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Finalising The GST Rate Structure

The Council has more or less followed the Centre’s proposed four tier tax structure for GST.

Finalising The GST Rate Structure
Finalising The GST Rate Structure
outlookindia.com
2016-11-03T19:09:56+05:30

The GST council which met for two days beginning today to finalise the rate structure for the much awaited Goods and Services Tax (GST) have more or less followed the Centre’s proposed four tier tax structure for GST.

At the first day of the meeting, the council headed by Finance Minister Arun Jaitley and comprising finance ministers of various states finalized the rates at 5, 12, 18 and 28 per cent. The Centre had proposed rates of 6, 12, 18 and 26 per cent for GST. However, there was a demand from states like Tamil Nadu and Kerala to increase the top slab which was to apply on FMCG and consumer durables.

Accordingly, the GST Council has increased the top rate from 26 per cent as proposed by the Centre, to 28 per cent. Even at 28 per cent consumer goods are expected to gain because they are current taxed at 31-35 per cent. The Centre was against the increase in the peak rate of GST as it felt it would permanently increase the tax burden whereas it had proposed a cess over and above GST which could be temporary and could be discontinued at some later date.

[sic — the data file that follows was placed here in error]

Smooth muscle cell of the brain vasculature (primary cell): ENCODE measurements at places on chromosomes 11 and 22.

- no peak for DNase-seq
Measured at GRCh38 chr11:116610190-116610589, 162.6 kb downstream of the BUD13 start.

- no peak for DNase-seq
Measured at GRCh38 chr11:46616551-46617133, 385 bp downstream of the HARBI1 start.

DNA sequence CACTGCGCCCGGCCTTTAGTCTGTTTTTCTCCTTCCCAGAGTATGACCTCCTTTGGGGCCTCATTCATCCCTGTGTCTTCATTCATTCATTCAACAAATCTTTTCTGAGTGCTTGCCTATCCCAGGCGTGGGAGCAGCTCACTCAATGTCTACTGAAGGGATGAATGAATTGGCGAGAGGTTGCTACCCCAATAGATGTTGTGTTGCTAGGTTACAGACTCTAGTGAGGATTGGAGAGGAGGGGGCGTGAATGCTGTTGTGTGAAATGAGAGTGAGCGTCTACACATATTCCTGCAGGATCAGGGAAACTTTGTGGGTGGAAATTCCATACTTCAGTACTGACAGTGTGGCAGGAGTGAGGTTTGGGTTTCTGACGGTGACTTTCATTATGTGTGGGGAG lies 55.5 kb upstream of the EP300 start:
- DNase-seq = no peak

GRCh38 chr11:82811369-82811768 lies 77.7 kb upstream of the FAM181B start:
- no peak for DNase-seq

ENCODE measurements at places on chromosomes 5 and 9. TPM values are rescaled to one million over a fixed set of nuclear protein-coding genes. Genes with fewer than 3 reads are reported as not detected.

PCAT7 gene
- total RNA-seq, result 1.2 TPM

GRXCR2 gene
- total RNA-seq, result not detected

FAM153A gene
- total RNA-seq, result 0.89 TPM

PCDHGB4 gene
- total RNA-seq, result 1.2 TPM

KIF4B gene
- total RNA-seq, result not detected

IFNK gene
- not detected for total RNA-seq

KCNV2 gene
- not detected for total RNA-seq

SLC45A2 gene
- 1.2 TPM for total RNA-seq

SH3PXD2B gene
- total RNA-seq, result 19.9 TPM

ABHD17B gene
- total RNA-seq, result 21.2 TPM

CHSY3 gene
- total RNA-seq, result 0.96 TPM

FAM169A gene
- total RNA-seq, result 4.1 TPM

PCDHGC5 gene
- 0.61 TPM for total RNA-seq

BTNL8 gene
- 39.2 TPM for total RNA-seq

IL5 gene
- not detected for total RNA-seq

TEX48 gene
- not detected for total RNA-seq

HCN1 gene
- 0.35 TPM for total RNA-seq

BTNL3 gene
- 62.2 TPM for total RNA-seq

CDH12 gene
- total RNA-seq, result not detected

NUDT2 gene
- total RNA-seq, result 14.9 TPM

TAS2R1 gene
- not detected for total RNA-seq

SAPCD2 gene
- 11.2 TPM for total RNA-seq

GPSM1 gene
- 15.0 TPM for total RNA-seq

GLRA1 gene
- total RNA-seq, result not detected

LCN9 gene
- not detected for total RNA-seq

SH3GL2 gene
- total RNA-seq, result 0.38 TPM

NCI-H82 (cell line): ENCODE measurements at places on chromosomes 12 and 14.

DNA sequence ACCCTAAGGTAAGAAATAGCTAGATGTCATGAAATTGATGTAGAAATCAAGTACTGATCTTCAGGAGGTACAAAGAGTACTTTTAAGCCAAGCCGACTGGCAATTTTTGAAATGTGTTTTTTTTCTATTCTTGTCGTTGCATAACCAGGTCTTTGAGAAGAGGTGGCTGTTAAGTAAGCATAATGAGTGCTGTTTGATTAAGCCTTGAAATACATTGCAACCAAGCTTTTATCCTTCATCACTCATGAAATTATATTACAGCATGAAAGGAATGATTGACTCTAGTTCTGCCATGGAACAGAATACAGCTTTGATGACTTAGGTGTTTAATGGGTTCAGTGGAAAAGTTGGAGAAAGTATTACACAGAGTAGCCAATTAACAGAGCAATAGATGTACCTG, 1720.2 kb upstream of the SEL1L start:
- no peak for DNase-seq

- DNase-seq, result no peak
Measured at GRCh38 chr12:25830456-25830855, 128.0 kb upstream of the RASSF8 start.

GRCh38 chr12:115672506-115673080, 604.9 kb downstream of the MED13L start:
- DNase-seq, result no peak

The council has also reduced the lowest rate from 6 per cent to 5 per cent going with the demands of the states like Kerala and Tamil Nadu. The lowest rate will apply on essential items, things of daily use and items of mass consumption. The middle slabs have been retained in accordance with the Centre’s proposal.

Till now there was no consensus among states on the rates and the deliberations were in a limbo over the states’ objections to the Centre’s proposal to impose an additional cess over and above GST on luxury goods, luxury cars and on goods like aerated drinks, alcohol and tobacco. This cess, according to the centre was supposed to compensate the states for any loss on account of subsuming of various states level levies into GST.

The council has however, now agreed to the cess on what the centre calls “sin” goods which includes aerated drinks, luxury cars and tobacco. The proceeds from the cess will go for the state compensation as planned before. The decision on GST on gold however, is yet to be taken by the council.

With the GST rates out of the way, the government will now move to clear the GST legislation in the winter session of the Parliament later this month.

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